If there’s another thing about this whole project, it’s that it basically comes with a content warning saying that it will not have aged well, which is an act of bravery considering nothing from its era has. I know this is probably going to keep coming up as I keep finishing things to post, but the ’90s were intentionally offensive as the humor du jour and less intentionally culturally insensitive or at the very least rather shackled to racist Japanese media because of how much Japan was exporting. Actually, no, thinking back, my first grade teacher totally dropped the N-word in the middle of class like it was nothing and kids told jokes with slurs in them well into my grade school career; there was plenty of racism to go around Stateside, too. Sometimes it’s not the obvious stuff, either. The games have a spoiled rich girl in them and literally the second thing she says to you if you’re talking to everyone is how it must suck to be poor because she just assumes that MegaMan.EXE is some crappy antiquated NetNavi and you couldn’t afford better because she’s never seen anyone else with one. This is… well, DECIDEDLY not the case, but at the very least saying it to your face is rather insensitive. There’s also content that gave parents an understandable fit even at the time and, well, whatever was in there, you were warned. The games have been slapped with an E10+ and honestly, I think that’s a compromise.
I’m not saying the games should have necessarily been re-written; nothing else has and doing that when you’re working with incredibly limited text space is not easy. That in itself is seeing some controversy now as older works are getting a "holy crap this needs cleanup" sensitivity pass. I do think that if a sensitivity pass wasn’t happening, throwing up a warning is most appropriate, because if Warner Brothers can do it with racist Bugs Bunny cartoons, game publishers can do it for their own casual racism, sexism, ableism, and homophobia from 20-30 years ago. Progress is never "done." The world has changed significantly in the past couple decades. For the better.
The first thing you’ll notice once you boot into an actual game is that it’s a blurry mess because they threw a filter over it. The game looks better without it. The pixel art was intended for LCD screens, specifically a trans-reflective one on the GameBoy Advance, so while things are incredibly bright to compensate, the pixels are, in this case, actually how the game was meant to be seen, unlike a console game from the period. Granted, they were meant to be seen at 1x, so blowing them up on a giant screen isn’t 100% reflective of what you would have seen, either, but, like, the smoothing just doesn’t look very good, okay? Not to me. Maybe it’s your thing, and as far as upscales go, it works surprisingly well, but give it a chance with it off, too. It’s just so wonderfully crisp, and crisp was how it was meant to be seen.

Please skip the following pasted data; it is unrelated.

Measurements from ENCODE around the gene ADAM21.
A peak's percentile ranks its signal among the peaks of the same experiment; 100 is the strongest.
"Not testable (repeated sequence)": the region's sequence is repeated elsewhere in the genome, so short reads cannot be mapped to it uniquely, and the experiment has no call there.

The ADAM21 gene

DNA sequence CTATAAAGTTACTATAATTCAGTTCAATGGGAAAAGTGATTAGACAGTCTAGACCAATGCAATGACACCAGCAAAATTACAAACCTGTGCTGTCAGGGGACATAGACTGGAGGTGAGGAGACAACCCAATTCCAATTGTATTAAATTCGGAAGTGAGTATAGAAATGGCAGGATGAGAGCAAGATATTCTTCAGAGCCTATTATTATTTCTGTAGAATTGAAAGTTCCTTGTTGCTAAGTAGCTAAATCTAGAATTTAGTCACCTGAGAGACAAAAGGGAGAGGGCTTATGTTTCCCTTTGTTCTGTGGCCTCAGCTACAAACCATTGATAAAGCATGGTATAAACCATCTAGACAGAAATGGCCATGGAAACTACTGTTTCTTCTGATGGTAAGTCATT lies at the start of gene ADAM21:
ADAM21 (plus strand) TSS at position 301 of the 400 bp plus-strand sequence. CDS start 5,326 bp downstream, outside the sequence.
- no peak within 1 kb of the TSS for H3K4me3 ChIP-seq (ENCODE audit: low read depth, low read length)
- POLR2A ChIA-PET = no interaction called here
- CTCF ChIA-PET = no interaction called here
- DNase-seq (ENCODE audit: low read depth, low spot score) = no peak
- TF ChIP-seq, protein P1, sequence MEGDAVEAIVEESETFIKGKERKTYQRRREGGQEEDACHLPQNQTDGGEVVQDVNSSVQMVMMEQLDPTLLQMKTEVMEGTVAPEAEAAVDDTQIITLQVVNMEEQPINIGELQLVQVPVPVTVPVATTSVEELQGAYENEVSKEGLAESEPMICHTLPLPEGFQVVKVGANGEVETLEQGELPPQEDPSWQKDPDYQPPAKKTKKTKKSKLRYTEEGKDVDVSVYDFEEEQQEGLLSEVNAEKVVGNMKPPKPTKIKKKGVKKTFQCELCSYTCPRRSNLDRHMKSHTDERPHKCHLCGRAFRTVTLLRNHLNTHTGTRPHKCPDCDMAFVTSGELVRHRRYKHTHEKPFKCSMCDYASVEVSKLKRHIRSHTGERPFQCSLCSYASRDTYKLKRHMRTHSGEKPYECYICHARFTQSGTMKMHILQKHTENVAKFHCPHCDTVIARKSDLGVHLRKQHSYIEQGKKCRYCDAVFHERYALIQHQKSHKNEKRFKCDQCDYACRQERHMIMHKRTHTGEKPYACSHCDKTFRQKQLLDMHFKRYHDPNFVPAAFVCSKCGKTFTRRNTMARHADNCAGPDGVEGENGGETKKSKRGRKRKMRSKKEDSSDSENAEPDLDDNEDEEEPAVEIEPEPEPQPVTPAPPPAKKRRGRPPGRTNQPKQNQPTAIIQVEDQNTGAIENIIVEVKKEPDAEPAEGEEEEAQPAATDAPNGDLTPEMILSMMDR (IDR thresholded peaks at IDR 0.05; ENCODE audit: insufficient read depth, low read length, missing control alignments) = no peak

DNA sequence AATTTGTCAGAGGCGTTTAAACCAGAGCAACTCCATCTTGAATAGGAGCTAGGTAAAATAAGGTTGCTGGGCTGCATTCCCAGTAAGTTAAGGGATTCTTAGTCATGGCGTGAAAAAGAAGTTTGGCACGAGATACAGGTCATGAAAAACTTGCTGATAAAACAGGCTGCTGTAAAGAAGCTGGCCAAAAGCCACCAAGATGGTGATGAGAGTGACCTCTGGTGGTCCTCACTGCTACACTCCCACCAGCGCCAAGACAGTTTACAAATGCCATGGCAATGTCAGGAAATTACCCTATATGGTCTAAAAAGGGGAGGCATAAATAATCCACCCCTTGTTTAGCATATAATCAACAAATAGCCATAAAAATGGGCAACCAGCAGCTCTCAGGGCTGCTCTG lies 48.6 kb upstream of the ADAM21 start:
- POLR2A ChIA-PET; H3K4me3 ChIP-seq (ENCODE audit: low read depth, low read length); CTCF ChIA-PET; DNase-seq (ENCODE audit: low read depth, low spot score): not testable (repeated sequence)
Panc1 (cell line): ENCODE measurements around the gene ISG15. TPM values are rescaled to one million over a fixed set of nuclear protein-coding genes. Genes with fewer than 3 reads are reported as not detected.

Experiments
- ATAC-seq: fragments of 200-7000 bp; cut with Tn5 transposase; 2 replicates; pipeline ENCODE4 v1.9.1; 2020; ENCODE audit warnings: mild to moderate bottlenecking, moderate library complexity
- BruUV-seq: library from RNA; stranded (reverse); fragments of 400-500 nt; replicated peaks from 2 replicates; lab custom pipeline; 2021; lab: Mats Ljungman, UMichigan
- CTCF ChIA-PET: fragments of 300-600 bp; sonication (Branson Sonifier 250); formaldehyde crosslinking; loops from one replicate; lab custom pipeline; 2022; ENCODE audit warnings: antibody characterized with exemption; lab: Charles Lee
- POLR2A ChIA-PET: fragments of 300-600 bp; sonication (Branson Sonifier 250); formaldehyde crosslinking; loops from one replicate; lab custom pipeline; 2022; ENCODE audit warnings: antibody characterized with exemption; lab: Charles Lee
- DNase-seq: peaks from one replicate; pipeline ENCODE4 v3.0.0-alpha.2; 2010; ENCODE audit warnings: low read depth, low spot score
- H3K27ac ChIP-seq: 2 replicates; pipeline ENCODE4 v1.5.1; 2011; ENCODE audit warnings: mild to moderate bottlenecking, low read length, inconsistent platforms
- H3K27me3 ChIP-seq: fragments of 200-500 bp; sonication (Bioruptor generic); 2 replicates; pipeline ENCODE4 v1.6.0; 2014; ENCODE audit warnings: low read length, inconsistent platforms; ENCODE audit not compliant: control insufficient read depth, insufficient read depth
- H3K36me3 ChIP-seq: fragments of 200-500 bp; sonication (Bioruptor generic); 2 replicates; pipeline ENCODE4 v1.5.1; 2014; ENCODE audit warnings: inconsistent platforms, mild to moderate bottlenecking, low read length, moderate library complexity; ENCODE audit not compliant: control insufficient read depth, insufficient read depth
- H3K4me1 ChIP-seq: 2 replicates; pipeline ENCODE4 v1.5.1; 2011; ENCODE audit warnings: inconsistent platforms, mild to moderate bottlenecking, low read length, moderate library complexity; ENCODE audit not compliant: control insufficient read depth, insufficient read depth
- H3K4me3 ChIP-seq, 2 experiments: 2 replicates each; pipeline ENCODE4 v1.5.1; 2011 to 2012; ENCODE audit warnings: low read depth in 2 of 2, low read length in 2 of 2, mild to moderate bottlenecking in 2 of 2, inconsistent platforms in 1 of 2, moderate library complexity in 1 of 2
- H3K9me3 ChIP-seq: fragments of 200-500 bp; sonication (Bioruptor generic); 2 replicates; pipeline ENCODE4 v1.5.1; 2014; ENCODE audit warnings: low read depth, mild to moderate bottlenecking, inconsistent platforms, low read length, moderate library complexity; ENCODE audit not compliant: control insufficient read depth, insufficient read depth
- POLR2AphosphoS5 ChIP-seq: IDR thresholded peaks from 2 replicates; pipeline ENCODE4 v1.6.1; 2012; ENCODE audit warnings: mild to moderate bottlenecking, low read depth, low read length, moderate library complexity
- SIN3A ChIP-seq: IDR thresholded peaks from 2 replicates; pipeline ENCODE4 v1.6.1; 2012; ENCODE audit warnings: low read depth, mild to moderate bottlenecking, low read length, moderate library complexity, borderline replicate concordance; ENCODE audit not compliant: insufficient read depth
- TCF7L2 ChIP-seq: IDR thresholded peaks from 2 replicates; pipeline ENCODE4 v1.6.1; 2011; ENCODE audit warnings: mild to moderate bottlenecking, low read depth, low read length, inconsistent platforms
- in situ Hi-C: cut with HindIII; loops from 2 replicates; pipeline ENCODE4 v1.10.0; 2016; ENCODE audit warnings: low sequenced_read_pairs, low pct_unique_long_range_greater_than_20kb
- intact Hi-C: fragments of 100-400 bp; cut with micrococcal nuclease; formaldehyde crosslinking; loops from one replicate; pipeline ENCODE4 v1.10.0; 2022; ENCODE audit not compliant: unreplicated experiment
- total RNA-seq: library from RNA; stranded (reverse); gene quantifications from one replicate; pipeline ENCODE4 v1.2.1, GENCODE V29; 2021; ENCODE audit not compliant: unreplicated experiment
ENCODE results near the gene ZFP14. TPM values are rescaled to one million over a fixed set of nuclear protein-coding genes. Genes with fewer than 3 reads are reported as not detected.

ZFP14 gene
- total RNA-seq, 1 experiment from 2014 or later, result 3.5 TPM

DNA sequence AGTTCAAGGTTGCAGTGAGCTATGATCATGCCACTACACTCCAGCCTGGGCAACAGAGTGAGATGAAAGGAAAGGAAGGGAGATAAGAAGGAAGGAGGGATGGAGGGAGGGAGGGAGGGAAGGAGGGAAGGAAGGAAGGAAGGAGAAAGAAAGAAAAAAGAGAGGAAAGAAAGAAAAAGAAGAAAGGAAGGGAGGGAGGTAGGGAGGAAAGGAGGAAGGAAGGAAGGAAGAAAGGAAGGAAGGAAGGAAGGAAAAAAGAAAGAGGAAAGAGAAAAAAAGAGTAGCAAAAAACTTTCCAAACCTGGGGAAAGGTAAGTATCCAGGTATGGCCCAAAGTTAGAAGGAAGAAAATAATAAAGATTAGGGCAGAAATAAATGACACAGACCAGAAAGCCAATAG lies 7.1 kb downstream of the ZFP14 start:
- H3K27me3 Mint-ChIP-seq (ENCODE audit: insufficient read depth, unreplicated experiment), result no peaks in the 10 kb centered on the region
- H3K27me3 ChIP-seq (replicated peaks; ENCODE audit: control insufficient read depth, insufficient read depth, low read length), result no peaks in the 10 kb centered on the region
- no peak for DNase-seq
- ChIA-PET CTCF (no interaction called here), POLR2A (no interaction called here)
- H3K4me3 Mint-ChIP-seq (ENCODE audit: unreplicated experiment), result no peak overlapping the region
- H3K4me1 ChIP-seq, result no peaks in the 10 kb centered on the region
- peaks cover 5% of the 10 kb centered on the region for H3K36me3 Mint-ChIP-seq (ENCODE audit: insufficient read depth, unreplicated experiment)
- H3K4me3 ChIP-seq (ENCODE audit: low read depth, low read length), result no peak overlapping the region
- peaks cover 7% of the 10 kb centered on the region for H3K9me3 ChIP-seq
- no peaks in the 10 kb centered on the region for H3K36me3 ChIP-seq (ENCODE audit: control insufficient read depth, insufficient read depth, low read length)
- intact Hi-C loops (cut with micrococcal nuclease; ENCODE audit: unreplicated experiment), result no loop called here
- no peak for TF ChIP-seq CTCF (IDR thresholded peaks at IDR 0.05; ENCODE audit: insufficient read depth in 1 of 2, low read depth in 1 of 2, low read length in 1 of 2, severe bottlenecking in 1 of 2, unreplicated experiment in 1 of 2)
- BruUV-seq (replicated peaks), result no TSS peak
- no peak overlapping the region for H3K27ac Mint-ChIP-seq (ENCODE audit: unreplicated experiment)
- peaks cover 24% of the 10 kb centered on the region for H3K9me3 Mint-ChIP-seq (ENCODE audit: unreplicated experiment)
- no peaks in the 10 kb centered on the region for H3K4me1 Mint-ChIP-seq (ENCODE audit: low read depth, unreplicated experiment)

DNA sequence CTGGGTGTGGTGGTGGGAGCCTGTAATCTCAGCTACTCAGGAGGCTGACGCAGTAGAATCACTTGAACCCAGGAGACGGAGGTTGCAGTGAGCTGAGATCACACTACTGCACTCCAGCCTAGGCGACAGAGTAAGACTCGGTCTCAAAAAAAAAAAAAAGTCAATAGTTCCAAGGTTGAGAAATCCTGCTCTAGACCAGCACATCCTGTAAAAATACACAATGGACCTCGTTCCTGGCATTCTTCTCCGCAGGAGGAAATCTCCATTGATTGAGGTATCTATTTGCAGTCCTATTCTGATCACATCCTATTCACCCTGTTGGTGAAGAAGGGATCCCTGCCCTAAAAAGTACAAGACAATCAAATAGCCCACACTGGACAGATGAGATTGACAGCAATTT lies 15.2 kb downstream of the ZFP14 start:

The second thing you’ll notice is the main font, which is, sadly, glorious Courier Prime rather than the original pixel font or any attempt to use a font with proper spacing on the commas as was done originally, because not all fixed-width fonts use the space the same way and the original font smashed the comma to the left edge to make it double as a space afterward, the spirit of which has not been preserved. This is, in a word, distracting. First off, because there was nothing wrong with the original font. Second off, because, really? Courier family? That’s the LAST font family I want to see fronting a whole game. Don’t get me wrong; Courier Prime is a fantastic example of it; it’s what I use for all these writings. That’s how I recognized it. Courier Prime is a modern solution for Courier. It’s still not something I would put in a game.
Look, Capcom, please, if you are reading this, my inexperienced indie self managed to write a text writer for pixel fonts. It’s not hard. Or maybe it’s harder than I give it credit for and I’m just super good at text parsing, but YOU HAD A SYSTEM! And an attractive pixel font I would have really preferred. If you want a different attractive pixel font, I swear I can make you one. I do this for fun, and I guarantee that spotted the original font sheet that I could come up with something that fills more of the space if you so wish.
The other game fonts vary. Some of it looks like it went under the knife to manually smooth it out because it looks like there are intentional choices made in it with hard corners that on one hand look wonderfully sharp, but then things like the numbers don’t seem to have gotten the same treatment and I really could have gone for consistency one way or another, though my preference would have been chunky pixels because the numbers look fantastic. I know belaboring the fonts seems silly, but I AM A FONTS GUY! I have made several of these things for my various projects. I know exactly what goes into this, why you might need subtle differences for sharp pixels vs. CRT, what choices you need to make when upscaling to preserve the intent, all of that stuff. Fonts are important! If you think fonts aren’t important, you haven’t heard everyone decry the terrible Final Fantasy Pixel Remaster fonts. People actually do notice and care.
The more things change…
The things they kept the same are also telling. For one, they didn’t change the music, so you get to keep the wonderful electronic tunes. Everything these days is being re-orchestrated like people don’t trust what the composers did with the tools at hand. Which is so often disappointing when someone else gets called in to "improve" it and you end up with a different song entirely, because those original composers knew exactly what the sound capabilities of the hardware were and composed around them. The only issue here is some scratchy school bell samples, if one absolutely must find fault somewhere, but digging that deep is liable to tap a new volcano.